Responsibility for children also means responsibility for their future

Fifteen years ago, the company Gollnest & Kiesel planted trees for the first time. Under the mot-  to „A tree for every newborn child in Schleswig- Holstein“, Gollnest & Kiesel has contributed in a small way to making the most sparsely wooded federal state a little greener.

On 18 October 2019, the forest-planting cam- paign took place in Struvenhütten. The land was made available by the Schleswig-Holstein State Forests. Gollnest & Kiesel is donating a total of 10,000 trees to the local forestry company, in- cluding oaks, hornbeams, sorbs and chequers. Chestnuts are also included for the first time. This is to test whether this species will grow well, as it is capable of resisting increasing global warming. Wild apple trees, which are threatened with extinction, will also be planted. Flo- wering plants for birds and bees will line the edge of the forest.

The first cuttings were planted with the active help of the children from the day care centre Adventure Land Sievershütten „The Little Woodruffs“.

The first cuttings were planted with the active help of the children from the day care centre Adventure Land Sievershütten „The Little Woodruffs“.









                                                                                                                                                                             A little woodruff at work.                                                                                      Fritz-Rüdiger Kiesel with a diligent helper. 

In his speech, Dr. Heiner Garg (FDP), Minister for Social Affairs, Health, Youth, Family and Senior Citizens of Schleswig-Holstein, praised the commitment of Gollnest & Kiesel: „Since 2004, your company has been involved in the state government‘s plan to increase the proportion of forest to twelve percent. We
regard the campaign as exemplary. In the meantime, planting trees has become a trend. We hope that it will continue for a long time to come, and people are more than welcome to join in. Here‘s to another 400,000 trees.“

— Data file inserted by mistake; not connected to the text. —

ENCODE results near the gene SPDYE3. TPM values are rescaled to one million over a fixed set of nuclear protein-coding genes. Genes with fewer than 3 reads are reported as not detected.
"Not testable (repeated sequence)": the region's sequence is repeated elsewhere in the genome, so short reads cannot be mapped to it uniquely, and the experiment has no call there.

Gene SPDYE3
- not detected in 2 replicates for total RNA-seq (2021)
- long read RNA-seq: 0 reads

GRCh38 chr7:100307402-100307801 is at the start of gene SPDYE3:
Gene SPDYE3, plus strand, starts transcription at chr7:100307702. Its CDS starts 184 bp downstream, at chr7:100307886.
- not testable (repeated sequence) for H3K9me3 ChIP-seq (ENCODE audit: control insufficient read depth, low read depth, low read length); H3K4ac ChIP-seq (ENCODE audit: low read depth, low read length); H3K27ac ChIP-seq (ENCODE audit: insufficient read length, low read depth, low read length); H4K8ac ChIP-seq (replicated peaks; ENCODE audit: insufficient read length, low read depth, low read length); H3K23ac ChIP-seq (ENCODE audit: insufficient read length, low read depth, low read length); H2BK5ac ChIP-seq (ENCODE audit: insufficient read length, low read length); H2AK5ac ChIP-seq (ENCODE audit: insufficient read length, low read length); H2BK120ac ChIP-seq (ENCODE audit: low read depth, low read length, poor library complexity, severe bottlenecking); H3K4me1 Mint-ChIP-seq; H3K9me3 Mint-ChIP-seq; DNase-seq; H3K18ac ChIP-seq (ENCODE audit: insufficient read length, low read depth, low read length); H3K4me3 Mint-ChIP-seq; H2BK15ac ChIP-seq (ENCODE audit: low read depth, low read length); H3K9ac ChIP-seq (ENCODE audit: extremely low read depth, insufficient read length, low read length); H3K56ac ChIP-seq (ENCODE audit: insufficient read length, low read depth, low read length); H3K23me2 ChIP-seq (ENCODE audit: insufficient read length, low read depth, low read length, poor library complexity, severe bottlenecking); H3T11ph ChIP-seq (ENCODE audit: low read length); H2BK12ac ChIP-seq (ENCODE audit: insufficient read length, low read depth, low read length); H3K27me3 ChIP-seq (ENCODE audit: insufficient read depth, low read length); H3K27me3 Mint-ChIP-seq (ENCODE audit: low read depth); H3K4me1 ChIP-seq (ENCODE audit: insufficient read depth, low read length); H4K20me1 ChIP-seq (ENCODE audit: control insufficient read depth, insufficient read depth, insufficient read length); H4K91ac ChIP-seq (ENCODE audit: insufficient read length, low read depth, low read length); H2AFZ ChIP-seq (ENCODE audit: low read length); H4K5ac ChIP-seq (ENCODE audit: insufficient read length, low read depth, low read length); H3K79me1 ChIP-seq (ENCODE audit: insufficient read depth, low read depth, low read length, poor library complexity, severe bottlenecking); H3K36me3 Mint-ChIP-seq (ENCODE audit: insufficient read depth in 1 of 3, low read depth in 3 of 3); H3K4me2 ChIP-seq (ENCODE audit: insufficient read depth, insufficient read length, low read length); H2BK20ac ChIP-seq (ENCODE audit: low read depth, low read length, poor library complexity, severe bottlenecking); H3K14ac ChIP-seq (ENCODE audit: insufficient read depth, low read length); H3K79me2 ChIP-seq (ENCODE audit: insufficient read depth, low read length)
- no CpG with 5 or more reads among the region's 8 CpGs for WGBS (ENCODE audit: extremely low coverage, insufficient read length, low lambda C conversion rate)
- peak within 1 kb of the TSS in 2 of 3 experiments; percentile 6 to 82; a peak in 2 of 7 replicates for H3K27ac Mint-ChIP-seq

In her welcome address, Julia Paravicini, Deputy Director of the Schleswig-Holstein State Forests, emphasised: „Against the background of the climate protection discussion, reforestation is currently on everyone‘s lips. The binding of CO2 from the air by trees contributes significantly to improving the climate. The people at Gollnest & Kiesel decided to support reforestation 15 years ago. They recognised the necessity and the benefits of reforestation for humanity at a very early stage.“ 

For Fritz-Rüdiger Kiesel of Gollnest & Kiesel GmbH & Co. KG, forestry promotion is a matter close to his heart and his favourite event every year, regardless of the weather: „The children of the Adventure Land Sievershütten day care centre are showing us what is important for the future. A Friday for trees, a Friday when we plant. In Schleswig-Holstein we still need about 15,000 hectares of reforestation to reach the target of 12 percent forest cover. Here, politicians are also called upon to provide land for the forests accor- dingly. And so we want to plant trees again to- day, because whoever receives something from nature should also give something back to it.“

Another action took place in the Süderlügum fo- rest, North Friesland, where 5,000 trees were planted. This means that almost 400,000 trees have been donated by Gollnest & Kiesel in 15 years.

Schleswig-Holstein is the most sparsely woo- ded state in Germany and has set itself the target of planting trees on 12% of its area. The forest is an important natural habitat for the pre- servation of biodiversity. Forests produce bio- mass and oxygen from CO2 and sunlight. In this way, they bind carbon dioxide and thus help to mitigate climate change. Over the course of 120 years, an average grown beech absorbs about 3.5 tons of CO2 from the atmosphere. If trees are burned or decompose, the gas is released again. However, if wood is used sustainably, for example for furniture or toys, the CO2 remains bound.

Forests are unbeatable as recreational areas. Resting and re-energising, listening to the sounds of nature, observing animals – these are things that future generations should also be able to experience.

By Marcel Martel


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